The #beergeek passion for India Pale Ale dwarfs that of all other craft beer types. It features more frequently in user generated content, including influencer content, and drives the most engagement.

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The social boom of the #Beersnob

The #beersnob hashtag is particularly shared by beer drinkers who support local breweries, #drinklocal features in 15% of beersnob discussion. Outside of American and Canadian cities, London is the city engaging the most in snobbery around local beer production.

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Another action indicative of the #beersnob is posting artistic, hipster photos of beer, coupled with the hashtag #Beertography.

Capturing moments with #Beertography

High quality #beertography is popular in craft beer conversation, around 16,000 posts contained this hashtag. Consumers share pictures of bottles/cans and their distinctive labels – originality matters to these fans. Beertography is also a trend that brands have adopted.

Craft beer picture wall: #beertography

(Radarly picture wall capturing all images accompanied by the #beertography hashtag.)

User generated content consisted of product reviews, pairing beers with meals and capturing positive #beerlife moments (0% negative sentiment).

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FMCG brands have seen phenomenal results from appropriating viral, user-generated trends. Four years on, and people can’t stop taking photos of their food! #Foodporn posts have become second nature to young consumers, and the influence of social media has meant that food companies have been able capitalise on this trend. Currently, over 100 million #foodporn hashtags litter Instagram and Twitter.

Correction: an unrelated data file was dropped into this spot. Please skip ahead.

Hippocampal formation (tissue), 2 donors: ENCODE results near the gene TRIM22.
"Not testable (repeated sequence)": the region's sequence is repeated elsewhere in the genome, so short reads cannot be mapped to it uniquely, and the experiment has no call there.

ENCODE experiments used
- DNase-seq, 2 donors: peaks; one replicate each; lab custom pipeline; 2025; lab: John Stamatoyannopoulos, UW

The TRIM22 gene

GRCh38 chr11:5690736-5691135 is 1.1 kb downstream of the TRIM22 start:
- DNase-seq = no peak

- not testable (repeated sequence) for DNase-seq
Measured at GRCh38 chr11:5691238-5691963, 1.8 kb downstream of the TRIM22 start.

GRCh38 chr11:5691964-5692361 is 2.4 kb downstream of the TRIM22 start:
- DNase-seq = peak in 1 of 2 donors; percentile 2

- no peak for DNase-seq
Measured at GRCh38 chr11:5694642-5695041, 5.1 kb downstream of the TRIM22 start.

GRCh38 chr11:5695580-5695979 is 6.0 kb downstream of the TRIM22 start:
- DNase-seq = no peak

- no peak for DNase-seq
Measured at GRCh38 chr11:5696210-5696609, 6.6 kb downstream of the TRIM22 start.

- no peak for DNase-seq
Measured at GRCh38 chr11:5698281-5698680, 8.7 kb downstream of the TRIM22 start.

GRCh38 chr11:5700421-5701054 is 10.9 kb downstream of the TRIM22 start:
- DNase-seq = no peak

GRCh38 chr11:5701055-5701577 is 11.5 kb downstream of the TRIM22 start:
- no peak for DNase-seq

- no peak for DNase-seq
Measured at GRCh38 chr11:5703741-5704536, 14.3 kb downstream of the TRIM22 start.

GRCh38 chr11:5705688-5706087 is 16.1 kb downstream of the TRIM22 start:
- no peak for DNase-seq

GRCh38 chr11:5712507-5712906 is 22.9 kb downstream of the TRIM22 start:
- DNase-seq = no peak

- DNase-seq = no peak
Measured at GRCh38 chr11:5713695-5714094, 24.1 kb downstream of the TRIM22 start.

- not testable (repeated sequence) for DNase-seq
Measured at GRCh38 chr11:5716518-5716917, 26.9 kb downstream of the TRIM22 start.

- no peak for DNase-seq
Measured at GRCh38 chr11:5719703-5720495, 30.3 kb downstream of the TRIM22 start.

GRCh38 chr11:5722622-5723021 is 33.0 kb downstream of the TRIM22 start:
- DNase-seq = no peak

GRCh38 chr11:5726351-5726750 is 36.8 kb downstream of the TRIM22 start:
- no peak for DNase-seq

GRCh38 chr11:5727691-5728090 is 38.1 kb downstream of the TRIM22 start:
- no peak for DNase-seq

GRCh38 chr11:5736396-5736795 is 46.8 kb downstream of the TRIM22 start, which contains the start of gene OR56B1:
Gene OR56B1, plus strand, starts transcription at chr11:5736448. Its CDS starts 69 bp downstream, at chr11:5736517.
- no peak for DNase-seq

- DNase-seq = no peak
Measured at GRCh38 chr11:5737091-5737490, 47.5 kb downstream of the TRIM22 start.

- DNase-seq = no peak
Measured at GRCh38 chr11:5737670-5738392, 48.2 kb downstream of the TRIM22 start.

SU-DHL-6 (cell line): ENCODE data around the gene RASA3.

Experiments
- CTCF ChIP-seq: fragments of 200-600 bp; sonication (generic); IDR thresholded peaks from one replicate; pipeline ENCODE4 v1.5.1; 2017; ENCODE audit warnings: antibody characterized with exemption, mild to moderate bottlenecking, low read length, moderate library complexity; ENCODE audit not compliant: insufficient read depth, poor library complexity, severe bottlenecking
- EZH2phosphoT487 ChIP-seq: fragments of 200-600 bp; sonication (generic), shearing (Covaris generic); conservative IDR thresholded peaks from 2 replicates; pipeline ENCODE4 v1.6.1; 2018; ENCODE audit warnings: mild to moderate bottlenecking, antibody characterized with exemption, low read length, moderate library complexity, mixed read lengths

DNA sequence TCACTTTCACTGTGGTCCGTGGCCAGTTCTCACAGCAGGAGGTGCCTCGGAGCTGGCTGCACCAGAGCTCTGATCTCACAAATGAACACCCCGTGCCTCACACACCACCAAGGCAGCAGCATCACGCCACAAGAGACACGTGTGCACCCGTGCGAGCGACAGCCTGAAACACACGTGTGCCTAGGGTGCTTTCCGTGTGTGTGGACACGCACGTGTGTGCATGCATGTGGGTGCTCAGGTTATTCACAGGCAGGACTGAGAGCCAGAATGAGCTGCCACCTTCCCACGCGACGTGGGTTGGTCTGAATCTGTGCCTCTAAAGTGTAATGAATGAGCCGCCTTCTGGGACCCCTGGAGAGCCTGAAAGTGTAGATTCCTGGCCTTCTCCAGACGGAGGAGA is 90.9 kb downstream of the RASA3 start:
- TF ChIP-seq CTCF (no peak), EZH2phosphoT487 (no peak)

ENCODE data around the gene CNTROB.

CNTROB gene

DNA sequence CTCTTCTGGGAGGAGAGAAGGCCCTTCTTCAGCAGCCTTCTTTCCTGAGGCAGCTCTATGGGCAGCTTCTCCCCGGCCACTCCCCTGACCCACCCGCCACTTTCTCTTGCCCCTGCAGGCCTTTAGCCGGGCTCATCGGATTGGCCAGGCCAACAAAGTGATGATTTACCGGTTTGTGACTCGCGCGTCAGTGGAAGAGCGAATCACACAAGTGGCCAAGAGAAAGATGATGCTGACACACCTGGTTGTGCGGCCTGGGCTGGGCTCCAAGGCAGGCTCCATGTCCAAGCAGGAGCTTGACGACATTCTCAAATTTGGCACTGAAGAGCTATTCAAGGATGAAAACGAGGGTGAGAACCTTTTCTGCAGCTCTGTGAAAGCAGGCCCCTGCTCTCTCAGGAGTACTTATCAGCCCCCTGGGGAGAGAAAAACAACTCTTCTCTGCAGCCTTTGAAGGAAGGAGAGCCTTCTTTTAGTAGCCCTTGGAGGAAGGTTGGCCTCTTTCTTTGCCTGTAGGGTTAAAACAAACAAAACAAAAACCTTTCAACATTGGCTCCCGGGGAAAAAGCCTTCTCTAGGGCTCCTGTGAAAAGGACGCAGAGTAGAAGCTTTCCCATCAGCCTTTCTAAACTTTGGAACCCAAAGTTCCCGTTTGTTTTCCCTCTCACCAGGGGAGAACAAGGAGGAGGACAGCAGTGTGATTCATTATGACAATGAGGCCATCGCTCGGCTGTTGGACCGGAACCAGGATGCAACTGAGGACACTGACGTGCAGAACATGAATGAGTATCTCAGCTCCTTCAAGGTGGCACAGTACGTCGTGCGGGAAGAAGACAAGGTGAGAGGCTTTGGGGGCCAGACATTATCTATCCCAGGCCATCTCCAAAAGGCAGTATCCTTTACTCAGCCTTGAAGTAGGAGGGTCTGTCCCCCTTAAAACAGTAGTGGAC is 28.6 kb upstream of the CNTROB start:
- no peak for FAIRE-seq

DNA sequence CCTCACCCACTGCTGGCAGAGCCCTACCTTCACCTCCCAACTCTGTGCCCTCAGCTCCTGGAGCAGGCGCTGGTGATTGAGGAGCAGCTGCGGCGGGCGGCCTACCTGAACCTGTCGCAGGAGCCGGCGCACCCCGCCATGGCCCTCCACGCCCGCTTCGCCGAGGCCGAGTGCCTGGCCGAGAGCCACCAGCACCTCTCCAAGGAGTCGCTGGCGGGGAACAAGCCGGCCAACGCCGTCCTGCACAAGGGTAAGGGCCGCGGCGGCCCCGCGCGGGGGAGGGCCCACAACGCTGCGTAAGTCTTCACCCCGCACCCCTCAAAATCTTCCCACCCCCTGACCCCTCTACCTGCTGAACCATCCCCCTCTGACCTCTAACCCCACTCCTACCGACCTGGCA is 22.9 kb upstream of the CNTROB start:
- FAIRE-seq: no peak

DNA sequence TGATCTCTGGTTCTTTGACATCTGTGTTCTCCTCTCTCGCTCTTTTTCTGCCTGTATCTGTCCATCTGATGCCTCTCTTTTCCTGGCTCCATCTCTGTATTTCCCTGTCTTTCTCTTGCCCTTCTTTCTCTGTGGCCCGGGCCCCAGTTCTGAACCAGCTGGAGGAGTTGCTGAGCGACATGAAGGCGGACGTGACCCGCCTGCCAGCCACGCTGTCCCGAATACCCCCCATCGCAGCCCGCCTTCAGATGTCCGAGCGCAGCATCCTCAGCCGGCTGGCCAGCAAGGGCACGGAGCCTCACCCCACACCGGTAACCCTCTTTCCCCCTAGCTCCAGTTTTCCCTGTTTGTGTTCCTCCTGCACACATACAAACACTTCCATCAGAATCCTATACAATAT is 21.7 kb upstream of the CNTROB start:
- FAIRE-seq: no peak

Although not as popular, #beerporn is the number one hashtag used in craft beer conversation. Research shows that #beerporn is among the most appealing hashtags used by beer brands, driving a 15% increase in engagement.

Craft beer appears to have developed the once-known simplicity of beer. It has led to an array of social beer personas, social beer activities, social beer art, moments and communities.

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Understanding the consumer is crucial for craft beer brands. Radarly identifies craft beer consumers as both loyal and passionate, and thanks to their passion they drive great brand value through recommendations.

Avoiding commercialised messaging and sharing meaningful and educational content is received well by the craft beer community. Content including information about recipes, flavours, the brewing process and the company and it’s heritage is sought after by beer snobs on social media.

It is key for beer brands to effectively connect with this audience as the craft beer industry becomes more and more competitive every day.

Want to know more about how social listening can drive an effective communication strategy for your brand? Please, get in touch!

Insights based on an English language Instagram data sample of 115,000 posts.